Over the Labor Day weekend, The New York Times published a column critical of hospital spending. It called, ahead of the Democratic Primary debates, for elected officials and candidates to “address the elephant in the room and tell us how they plan to rein in hospital excesses.”
The data the author uses to form her call to action were carefully selected to support her position, and as is too often the case, fail to account for the myriad cost drivers beyond the control of hospital leaders, such as the high price of labor.
The American Hospital Association has already submitted a response to The New York Times, and has debunked some of the incorrect points in its blog.
We can argue data validity all day, and that work has its place. What’s more important, however, than simply correcting the record for this column – and hundreds of others like it in the past year – is that we take heed of a growing shift in how real people experience their hospital. Despite its many problems, the NYT column sadly does capture the sentiment of millions of Americans.
In June, NPR published “When Hospitals Sue for Unpaid Bills, It Can Be ‘Ruinous’ for Patients.” The piece offered multiple tales of the impact on patients and their families of garnished wages resulting from medical debt lawsuits.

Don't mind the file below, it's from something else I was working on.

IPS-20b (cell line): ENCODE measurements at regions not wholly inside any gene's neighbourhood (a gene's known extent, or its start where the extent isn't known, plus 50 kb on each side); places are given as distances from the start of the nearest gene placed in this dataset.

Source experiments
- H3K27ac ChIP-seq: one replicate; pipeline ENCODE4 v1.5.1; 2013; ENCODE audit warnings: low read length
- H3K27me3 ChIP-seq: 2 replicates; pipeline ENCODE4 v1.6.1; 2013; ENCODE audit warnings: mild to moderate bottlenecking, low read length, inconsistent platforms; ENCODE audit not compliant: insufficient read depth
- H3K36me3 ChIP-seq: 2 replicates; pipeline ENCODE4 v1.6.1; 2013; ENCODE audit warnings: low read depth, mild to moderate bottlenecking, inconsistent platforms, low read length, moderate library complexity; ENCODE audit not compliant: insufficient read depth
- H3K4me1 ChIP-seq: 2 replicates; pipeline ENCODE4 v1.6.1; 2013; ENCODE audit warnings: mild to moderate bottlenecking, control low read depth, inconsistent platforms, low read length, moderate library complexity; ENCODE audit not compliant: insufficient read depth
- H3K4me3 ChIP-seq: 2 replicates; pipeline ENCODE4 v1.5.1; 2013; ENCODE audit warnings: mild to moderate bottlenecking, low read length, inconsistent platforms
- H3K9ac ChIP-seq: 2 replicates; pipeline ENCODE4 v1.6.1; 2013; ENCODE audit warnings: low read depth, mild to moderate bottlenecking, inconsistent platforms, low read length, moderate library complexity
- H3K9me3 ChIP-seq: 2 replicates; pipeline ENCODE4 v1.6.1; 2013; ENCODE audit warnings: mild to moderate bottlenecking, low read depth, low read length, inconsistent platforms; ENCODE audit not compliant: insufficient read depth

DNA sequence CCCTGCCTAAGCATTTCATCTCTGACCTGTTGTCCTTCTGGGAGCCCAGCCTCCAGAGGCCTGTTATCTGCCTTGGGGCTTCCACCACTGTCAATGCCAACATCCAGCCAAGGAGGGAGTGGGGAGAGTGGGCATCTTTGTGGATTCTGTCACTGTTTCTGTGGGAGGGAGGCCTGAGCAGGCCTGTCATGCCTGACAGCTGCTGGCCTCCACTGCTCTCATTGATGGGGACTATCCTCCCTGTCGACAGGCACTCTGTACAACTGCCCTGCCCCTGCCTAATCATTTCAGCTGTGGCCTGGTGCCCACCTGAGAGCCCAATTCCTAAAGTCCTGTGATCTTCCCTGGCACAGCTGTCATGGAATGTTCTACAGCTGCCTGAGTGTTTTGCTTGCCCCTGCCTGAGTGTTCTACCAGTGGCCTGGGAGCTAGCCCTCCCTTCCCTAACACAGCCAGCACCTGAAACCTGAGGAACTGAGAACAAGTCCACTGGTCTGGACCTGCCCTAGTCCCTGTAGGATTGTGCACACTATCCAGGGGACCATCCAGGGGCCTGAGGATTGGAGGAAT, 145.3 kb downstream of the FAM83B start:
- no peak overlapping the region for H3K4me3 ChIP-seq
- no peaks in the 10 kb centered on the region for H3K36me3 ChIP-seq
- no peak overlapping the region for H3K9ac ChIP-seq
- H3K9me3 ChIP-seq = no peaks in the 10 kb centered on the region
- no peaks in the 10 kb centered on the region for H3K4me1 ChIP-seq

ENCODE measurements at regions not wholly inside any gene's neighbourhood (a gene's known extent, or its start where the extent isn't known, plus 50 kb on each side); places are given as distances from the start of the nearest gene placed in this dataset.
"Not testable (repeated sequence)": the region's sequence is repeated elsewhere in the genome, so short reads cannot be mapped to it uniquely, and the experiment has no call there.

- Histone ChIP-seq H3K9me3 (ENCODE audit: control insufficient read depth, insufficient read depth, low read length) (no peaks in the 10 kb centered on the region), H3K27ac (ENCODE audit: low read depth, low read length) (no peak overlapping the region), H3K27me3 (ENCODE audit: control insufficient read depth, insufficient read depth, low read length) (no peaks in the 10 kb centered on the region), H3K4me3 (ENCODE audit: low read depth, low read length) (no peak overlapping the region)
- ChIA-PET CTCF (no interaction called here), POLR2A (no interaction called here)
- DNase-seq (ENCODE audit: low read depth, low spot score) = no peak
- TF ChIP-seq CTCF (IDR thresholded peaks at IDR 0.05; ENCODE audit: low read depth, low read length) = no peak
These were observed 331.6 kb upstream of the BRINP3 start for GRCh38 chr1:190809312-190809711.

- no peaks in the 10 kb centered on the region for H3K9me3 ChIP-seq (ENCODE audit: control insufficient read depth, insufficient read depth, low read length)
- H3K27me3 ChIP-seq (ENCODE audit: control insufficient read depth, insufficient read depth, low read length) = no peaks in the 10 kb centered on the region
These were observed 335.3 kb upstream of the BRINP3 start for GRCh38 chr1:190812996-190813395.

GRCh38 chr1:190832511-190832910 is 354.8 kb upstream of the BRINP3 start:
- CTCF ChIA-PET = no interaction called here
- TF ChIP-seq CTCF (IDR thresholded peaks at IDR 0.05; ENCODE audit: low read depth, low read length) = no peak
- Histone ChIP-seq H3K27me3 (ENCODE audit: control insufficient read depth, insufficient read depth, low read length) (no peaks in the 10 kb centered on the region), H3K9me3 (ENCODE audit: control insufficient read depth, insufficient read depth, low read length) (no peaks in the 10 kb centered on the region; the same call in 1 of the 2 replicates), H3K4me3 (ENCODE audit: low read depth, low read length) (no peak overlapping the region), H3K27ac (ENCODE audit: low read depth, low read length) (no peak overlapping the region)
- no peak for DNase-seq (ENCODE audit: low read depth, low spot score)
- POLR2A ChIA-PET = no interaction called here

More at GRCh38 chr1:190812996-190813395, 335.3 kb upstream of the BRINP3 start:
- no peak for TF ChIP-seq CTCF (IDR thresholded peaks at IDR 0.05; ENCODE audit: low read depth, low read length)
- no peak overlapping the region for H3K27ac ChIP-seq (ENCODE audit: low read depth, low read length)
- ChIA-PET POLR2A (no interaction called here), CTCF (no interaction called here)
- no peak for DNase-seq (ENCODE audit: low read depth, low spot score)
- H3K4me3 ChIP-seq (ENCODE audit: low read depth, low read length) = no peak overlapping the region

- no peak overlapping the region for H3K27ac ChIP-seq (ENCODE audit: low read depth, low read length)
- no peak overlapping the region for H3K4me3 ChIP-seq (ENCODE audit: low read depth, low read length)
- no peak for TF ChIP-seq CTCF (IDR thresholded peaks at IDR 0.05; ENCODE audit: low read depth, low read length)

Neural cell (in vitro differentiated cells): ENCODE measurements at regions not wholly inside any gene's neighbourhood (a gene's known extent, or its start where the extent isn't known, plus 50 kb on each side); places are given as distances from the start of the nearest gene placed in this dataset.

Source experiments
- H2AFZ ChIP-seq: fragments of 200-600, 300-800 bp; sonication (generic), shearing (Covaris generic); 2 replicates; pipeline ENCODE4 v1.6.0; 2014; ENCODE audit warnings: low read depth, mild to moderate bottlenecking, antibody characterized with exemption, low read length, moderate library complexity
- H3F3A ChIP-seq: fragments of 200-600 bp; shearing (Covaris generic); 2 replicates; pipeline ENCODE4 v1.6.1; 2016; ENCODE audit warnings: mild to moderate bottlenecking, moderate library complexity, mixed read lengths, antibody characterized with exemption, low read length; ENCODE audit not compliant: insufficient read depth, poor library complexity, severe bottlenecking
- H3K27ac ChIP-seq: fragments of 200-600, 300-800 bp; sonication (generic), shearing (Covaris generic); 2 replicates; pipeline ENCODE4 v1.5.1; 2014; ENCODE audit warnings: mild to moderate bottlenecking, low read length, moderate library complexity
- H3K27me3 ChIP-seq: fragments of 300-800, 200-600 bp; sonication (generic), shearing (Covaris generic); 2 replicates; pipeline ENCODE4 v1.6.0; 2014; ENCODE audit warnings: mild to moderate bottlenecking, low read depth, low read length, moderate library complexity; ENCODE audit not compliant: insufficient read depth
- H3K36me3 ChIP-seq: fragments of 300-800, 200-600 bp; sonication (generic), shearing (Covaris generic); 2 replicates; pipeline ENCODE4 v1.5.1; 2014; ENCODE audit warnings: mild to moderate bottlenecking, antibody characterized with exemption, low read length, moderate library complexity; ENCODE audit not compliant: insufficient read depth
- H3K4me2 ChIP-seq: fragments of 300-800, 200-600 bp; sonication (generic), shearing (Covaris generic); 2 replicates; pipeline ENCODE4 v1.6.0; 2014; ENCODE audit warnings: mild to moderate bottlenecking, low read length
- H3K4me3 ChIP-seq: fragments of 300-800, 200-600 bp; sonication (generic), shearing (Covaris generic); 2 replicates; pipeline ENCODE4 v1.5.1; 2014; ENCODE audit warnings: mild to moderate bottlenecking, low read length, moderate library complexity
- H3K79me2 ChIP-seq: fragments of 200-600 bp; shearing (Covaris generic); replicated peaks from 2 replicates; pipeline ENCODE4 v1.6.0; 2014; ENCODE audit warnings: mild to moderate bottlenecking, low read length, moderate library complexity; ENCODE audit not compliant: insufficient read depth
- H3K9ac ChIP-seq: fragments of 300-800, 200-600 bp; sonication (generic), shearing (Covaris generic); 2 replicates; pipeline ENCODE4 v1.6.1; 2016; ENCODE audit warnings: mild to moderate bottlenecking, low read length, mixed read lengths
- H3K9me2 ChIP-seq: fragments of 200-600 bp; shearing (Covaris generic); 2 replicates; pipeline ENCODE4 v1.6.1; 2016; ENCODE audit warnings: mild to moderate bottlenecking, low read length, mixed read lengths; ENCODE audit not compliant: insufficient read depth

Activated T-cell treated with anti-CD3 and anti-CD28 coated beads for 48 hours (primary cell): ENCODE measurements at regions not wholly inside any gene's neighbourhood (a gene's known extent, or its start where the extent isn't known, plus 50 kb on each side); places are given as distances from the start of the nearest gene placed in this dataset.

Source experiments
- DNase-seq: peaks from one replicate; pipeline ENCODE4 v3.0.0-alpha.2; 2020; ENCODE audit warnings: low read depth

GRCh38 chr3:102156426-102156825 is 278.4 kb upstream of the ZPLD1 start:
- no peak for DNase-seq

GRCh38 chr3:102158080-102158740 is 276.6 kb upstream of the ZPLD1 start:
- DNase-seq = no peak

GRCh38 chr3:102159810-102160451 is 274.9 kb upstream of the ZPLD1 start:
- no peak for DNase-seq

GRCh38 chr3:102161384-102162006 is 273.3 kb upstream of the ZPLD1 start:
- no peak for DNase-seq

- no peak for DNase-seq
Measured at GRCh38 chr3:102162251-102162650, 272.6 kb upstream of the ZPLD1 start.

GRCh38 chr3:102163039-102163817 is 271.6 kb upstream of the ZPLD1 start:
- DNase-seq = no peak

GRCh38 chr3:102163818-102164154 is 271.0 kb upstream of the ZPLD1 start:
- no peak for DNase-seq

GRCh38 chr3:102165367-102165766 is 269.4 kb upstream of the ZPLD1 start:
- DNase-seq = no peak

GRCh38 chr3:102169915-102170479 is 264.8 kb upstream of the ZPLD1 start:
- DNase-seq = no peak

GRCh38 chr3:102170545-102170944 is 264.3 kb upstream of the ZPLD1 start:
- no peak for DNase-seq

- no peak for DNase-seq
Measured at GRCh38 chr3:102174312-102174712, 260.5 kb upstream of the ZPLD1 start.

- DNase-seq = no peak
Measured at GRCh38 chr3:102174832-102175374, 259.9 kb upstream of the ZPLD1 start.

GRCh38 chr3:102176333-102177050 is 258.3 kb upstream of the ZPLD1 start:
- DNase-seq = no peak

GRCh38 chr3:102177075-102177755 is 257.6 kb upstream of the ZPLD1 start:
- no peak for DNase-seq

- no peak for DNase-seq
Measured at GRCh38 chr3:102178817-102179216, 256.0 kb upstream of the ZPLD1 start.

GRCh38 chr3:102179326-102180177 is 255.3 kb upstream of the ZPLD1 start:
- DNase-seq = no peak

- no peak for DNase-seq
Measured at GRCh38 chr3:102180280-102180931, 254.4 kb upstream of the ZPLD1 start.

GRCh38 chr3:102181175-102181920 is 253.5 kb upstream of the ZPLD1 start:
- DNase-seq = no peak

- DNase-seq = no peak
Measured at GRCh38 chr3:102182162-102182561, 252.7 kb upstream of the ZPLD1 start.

Their stories are heartbreaking.
In the NPR story, the reporter interviewed Martin Makary, a surgeon and researcher at Johns Hopkins Medicine.
“Hospitals were built — mostly by churches — to be a safe haven for people regardless of one’s race, creed or ability to pay,” Markey said. “…They’re supposed to be community institutions.”
Markey is partially right when he says hospitals are supposed to be community institutions. There’s nothing “supposed” about it. You are community institutions.
You are there, 24/7, through all manner of emergencies, disasters, and more. You are economic pillars in your cities and counties. You wake up each day thinking about how to serve people better.
Even the NYT piece concedes: “…when their operations generate huge surpluses…they plow the money back into the system…build another cancer clinic…buy the newest scanner (whether it’s needed or not).”
It’s that last sentence that is troubling. Are we really at the point where we should think that building a cancer clinic or buying a scanner is a bad thing? These are investments that save and change lives. They are made solely with that purpose in mind.
It’s saddening that for some, the impact of not doing these things isn’t considered.
Which brings us back to the experience people have with their hospital and how they feel about that experience. There’s a joke about the airline industry here that is relevant. It goes something like this:
“There you are, 30,000 feet in the air, flying in an aluminum cylinder across the country to see your loved ones in just a few short hours, and all you do is complain that the movie selection is weak and the peanut bag is small. Where’s the appreciation for the miracle of flight itself?”
In 2019, this is our call to action as hospital leaders: to not only perform the daily medical miracles, but also to meet people where they are – so their hospital experience is one that matches your values of service, healing, and hope.